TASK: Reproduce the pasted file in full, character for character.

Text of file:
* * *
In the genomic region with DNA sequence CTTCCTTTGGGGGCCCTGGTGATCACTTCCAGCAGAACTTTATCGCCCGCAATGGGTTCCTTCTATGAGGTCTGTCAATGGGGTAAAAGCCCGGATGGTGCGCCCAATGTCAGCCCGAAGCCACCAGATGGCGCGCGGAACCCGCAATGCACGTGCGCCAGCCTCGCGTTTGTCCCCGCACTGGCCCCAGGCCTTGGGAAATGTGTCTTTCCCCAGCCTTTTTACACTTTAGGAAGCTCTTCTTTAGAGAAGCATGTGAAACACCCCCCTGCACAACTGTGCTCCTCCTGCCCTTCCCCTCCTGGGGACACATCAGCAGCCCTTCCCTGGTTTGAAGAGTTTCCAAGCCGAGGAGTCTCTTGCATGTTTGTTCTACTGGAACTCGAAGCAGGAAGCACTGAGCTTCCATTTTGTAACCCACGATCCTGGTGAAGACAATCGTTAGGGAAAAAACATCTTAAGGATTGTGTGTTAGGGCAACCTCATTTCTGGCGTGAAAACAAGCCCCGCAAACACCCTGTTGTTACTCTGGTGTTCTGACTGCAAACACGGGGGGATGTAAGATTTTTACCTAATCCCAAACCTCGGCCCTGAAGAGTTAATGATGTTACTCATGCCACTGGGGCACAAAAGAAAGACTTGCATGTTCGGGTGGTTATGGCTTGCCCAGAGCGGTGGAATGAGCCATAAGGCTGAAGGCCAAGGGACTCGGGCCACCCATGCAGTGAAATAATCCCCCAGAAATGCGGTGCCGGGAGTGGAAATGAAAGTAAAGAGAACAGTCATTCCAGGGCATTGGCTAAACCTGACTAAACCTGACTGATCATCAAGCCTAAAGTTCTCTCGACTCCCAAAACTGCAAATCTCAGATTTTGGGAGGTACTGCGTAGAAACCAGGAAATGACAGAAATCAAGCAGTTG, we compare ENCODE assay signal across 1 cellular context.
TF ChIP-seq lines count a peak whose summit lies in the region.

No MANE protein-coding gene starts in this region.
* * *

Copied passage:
In the genomic region with DNA sequence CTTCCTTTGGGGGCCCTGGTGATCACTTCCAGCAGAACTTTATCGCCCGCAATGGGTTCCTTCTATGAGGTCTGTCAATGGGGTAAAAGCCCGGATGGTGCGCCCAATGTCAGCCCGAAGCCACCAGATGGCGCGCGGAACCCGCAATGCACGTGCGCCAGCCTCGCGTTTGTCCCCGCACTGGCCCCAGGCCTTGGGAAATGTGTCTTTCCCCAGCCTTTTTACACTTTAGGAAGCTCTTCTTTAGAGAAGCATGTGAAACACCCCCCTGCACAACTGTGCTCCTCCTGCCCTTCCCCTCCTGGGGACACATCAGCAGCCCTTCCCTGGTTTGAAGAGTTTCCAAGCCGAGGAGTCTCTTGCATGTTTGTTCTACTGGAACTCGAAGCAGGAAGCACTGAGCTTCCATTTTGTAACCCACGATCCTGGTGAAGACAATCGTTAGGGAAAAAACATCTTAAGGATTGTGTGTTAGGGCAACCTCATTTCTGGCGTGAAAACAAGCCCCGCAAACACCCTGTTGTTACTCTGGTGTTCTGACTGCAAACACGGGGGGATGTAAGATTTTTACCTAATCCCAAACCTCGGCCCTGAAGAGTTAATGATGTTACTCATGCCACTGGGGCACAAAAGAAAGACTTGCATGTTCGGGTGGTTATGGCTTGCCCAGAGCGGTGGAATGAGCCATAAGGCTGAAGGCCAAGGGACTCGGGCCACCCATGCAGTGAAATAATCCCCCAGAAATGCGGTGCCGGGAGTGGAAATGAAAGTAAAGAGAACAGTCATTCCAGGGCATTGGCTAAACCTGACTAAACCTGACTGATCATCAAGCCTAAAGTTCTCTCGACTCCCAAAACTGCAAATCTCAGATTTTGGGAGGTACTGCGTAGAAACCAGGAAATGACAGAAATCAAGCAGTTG, we compare ENCODE assay signal across 1 cellular context.
TF ChIP-seq lines count a peak whose summit lies in the region.

No MANE protein-coding gene starts in this region.